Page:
Throughout the event, both writers explored the definitions of reality, its limits, and its subjectivity. Realities don’t have to cancel each other out, Emezi said. Of the reality that shaped their writing of Freshwater, which they do not view as a metaphor for mental illness, Emezi added, “I chose a center and I’m not moving.”

Christiansë pointed out the orality evident in both works, the power of their rhetoric. Okparanta said her novel’s orality comes from the stories her mother told her during blackouts in Nigeria, and the blending of different characters’ beliefs in both Christianity and Igbo culture. Emezi agreed with Okparanta, adding that orality is an important part of their culture. Christiansë also pointed out that neither novel fits exactly into any box: Emezi’s Freshwater, for instance, isn’t exactly “magical realism.” However, both books are unique in terms of the realities they portray and the characters they give voice to.

Marek Maj, reporting from the UK

On February 13, the British Library in London’s King Cross hosted the 2018 Society of Authors’ Translation Prizes. The ceremony was attended by dozens of translators, editors, publishers, and readers, as the prizes are a great opportunity to celebrate and promote the present-day cornucopia of English-language literary translation talent. The TA First Translation Prize went to Janet Hong and her editor Ethan Nosowsky for a translation of Korean author Han Yujoo’s terrifying novel The Impossible Fairytale (Tilted Axis Press), reviewed by Emma Holland on the Asymptote blog. Sophie Yanow won the Scott Moncrieff Prize, awarded to outstanding translations from the French, for her work on Dominique Goblet’s Pretending is Lying (New York Review Comics)—the first time a graphic novel has won one of the awards. You can read more about Pretending is Lying on the Asymptote blog.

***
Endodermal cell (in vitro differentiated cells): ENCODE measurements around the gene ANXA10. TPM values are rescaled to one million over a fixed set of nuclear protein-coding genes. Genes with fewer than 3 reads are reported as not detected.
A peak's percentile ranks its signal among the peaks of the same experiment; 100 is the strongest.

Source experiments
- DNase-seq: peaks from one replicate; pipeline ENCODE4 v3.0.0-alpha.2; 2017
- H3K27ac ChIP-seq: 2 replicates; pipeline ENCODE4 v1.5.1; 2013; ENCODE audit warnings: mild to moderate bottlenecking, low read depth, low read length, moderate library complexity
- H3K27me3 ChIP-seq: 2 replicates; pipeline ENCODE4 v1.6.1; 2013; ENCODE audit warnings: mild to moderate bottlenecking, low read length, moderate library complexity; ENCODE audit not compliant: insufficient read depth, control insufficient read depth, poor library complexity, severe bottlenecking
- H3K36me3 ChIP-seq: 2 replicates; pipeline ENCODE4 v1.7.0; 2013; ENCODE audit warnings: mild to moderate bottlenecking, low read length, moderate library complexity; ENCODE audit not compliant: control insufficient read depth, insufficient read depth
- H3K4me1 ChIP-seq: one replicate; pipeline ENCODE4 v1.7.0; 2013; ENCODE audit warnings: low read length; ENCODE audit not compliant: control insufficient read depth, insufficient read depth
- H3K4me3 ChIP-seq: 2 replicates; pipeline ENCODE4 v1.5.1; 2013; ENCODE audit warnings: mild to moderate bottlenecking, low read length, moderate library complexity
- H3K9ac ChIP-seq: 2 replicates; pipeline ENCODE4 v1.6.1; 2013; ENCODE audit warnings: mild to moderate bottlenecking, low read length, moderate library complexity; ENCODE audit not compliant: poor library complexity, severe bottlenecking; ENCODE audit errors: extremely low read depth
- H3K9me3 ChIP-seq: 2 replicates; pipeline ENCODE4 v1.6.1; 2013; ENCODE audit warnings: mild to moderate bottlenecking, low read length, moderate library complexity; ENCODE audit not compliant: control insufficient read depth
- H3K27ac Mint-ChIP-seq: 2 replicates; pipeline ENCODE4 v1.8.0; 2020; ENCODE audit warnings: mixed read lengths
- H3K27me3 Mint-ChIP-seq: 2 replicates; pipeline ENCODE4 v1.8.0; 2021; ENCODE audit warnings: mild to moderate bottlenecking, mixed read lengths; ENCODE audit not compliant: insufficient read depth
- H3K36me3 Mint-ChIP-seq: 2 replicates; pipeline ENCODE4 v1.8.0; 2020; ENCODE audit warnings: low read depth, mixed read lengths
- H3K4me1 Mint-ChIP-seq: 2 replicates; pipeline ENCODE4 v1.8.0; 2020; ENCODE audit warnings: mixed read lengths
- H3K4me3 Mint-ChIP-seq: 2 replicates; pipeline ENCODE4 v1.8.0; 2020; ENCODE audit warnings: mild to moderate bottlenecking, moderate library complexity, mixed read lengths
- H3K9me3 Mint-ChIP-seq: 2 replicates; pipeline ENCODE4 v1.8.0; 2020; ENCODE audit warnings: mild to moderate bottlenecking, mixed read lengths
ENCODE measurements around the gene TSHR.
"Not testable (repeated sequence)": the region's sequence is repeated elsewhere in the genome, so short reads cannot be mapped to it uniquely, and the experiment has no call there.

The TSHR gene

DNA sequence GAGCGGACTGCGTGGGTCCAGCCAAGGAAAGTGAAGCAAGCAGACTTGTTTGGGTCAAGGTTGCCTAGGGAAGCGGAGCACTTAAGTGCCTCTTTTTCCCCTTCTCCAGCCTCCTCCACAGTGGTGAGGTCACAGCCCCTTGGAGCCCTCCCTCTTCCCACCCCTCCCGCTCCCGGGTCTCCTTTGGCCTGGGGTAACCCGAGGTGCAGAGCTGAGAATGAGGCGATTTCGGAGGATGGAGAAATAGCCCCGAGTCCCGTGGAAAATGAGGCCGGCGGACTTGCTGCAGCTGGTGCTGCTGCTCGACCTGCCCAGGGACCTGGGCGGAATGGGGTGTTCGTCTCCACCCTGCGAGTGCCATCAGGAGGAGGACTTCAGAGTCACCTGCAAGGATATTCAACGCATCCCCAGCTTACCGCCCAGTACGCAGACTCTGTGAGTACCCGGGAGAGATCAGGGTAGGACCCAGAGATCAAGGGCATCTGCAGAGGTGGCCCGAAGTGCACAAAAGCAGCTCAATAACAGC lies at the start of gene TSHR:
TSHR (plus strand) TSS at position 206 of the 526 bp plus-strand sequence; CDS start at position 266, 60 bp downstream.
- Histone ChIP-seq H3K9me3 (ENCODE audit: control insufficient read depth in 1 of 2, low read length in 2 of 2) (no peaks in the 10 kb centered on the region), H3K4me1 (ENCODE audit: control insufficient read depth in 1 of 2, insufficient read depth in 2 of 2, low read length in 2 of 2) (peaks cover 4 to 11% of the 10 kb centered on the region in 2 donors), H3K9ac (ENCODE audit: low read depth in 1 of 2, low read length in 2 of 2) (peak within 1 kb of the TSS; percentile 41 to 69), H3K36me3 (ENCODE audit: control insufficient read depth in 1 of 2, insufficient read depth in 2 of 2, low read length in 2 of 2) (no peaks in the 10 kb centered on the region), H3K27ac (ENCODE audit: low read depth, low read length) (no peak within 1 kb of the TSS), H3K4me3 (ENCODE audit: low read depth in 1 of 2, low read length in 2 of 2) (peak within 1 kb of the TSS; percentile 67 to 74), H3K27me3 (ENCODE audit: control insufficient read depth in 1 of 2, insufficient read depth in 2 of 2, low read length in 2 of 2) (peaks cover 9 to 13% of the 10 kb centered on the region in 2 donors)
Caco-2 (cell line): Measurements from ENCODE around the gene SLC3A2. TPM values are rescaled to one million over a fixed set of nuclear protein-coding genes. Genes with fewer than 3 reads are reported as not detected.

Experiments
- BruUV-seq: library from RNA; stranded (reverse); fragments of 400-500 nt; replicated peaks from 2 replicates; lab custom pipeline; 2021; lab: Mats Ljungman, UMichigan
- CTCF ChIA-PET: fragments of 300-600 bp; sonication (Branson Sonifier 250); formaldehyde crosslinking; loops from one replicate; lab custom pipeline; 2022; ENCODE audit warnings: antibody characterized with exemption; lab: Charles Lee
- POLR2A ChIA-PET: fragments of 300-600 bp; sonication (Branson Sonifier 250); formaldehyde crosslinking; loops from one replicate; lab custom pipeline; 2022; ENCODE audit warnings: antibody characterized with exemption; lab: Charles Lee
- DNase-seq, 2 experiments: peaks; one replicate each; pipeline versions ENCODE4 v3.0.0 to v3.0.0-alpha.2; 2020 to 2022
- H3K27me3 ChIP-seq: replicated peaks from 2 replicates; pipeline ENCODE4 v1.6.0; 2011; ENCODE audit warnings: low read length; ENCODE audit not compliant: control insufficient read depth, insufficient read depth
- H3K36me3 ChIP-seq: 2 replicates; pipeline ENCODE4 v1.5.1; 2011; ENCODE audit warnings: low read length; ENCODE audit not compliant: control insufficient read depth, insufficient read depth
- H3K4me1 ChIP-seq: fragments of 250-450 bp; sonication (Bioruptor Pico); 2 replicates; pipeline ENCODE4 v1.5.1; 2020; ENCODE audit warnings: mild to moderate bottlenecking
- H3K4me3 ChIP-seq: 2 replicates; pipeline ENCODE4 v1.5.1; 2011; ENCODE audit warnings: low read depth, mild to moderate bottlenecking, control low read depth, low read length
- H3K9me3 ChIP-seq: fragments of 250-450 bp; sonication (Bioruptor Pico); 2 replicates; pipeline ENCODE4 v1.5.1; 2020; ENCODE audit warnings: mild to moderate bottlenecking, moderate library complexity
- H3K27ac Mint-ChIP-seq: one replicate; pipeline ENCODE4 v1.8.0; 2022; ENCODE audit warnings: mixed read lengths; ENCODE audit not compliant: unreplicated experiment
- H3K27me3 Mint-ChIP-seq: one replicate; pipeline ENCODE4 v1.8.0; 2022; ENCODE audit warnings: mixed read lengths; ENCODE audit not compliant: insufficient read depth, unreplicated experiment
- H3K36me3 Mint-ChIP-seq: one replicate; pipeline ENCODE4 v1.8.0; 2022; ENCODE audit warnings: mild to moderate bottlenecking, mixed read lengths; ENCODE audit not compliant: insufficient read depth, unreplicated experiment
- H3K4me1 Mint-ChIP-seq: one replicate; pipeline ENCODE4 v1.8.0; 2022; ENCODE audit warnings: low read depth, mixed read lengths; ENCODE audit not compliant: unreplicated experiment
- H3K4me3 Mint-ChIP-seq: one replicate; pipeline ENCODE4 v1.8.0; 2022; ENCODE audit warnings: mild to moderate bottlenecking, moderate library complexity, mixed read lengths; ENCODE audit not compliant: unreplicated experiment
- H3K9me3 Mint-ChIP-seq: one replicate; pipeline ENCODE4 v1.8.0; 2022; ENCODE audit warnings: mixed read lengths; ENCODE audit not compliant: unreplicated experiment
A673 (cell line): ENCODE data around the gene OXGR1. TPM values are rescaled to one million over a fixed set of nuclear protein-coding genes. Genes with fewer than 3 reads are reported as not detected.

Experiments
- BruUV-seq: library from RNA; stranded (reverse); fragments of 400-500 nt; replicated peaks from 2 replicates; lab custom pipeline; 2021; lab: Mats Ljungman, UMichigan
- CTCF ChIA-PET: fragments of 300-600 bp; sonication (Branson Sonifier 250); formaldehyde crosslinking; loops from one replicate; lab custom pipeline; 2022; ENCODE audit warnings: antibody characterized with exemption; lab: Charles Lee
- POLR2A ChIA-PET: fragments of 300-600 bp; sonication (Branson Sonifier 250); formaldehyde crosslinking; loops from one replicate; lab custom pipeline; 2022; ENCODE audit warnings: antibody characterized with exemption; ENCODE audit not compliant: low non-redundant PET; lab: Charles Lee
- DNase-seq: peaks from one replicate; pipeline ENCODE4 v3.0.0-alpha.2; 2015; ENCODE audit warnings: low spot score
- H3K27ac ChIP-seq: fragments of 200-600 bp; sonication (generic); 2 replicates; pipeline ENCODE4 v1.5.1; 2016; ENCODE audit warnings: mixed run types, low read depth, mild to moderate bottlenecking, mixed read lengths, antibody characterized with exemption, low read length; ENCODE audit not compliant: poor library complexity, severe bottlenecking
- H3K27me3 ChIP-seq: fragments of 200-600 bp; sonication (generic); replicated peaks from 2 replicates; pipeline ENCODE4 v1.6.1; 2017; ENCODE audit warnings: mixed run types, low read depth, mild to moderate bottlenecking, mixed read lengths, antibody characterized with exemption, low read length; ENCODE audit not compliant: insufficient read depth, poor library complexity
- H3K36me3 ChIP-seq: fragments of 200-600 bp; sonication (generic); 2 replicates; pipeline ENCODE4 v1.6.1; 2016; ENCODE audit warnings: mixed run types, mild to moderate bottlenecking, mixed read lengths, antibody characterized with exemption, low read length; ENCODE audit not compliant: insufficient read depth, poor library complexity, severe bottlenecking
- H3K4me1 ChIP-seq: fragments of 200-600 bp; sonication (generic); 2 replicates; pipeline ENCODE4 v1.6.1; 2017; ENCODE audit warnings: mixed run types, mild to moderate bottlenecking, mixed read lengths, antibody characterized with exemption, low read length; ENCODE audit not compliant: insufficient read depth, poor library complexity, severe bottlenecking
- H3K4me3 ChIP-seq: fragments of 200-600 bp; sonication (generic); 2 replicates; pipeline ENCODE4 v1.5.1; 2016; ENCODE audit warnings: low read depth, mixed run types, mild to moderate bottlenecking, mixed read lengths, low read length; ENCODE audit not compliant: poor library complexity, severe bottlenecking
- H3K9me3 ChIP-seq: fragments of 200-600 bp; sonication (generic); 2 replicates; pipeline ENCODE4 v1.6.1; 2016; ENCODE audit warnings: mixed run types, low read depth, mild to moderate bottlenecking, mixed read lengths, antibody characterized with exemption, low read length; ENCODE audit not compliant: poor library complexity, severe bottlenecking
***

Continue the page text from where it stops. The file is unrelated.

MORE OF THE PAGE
Gini Alhadeff, who also appeared on the debut shortlist, won the John Florio Prize for translating from the Italian Fleur Jaeggy’s short-story collection I Am the Brother of XX (And Other Stories). Recognized as one of the greatest living Swiss writers, Jaeggy is known for her simultaneously beautiful and chilling prose. The Schlegel-Tieck Prize was awarded to Tony Crawford for his translation from the German of Wonder Beyond Belief (Polity Press), a book of essays on art by Navid Kermani, while Luke Leafgren’s translation from the Arabic of Iraqi writer Muhsin Al-Ramli’s sweeping historical novel The President’s Gardens (MacLehose Press) won the Saif Ghobash Banipal Prize.

Another notable winner was translator Frank Perry, who received the Bernard Shaw Prize for his translation from the Swedish of debut author Lina Wolff’s Bret Easton Ellis and the Other Dogs (And Other Stories), a surreal novel that takes place in a Spanish brothel. Acclaimed translator Megan McDowell, who has translated Samanta Schweblin, Alejandro Zambra, and many other prominent Spanish-language writers, won the Valle Inclán Prize for her work on Seeing Red (Atlantic), an autobiographical novel by Chilean author Lina Meruane.

Finally, it is worth noting that this year, for the first time, the Society of Authors published its prize shortlists before the winners were announced. The range and overall quality of the shortlisted books are quite impressive, and curious Asymptote readers can peruse and appreciate the full list here.


Read more weekly dispatches on the Asymptote blog here: